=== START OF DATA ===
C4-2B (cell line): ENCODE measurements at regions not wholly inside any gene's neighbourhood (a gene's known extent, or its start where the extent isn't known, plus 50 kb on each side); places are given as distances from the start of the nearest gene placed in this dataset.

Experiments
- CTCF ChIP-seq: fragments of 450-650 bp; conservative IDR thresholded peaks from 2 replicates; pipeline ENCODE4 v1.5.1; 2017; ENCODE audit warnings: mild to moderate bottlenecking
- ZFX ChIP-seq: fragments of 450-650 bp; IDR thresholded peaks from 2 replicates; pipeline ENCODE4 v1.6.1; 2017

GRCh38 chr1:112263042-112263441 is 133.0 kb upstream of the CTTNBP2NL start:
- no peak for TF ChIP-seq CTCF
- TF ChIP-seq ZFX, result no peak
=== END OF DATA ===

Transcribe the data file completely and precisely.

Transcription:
C4-2B (cell line): ENCODE measurements at regions not wholly inside any gene's neighbourhood (a gene's known extent, or its start where the extent isn't known, plus 50 kb on each side); places are given as distances from the start of the nearest gene placed in this dataset.

Experiments
- CTCF ChIP-seq: fragments of 450-650 bp; conservative IDR thresholded peaks from 2 replicates; pipeline ENCODE4 v1.5.1; 2017; ENCODE audit warnings: mild to moderate bottlenecking
- ZFX ChIP-seq: fragments of 450-650 bp; IDR thresholded peaks from 2 replicates; pipeline ENCODE4 v1.6.1; 2017

GRCh38 chr1:112263042-112263441 is 133.0 kb upstream of the CTTNBP2NL start:
- no peak for TF ChIP-seq CTCF
- TF ChIP-seq ZFX, result no peak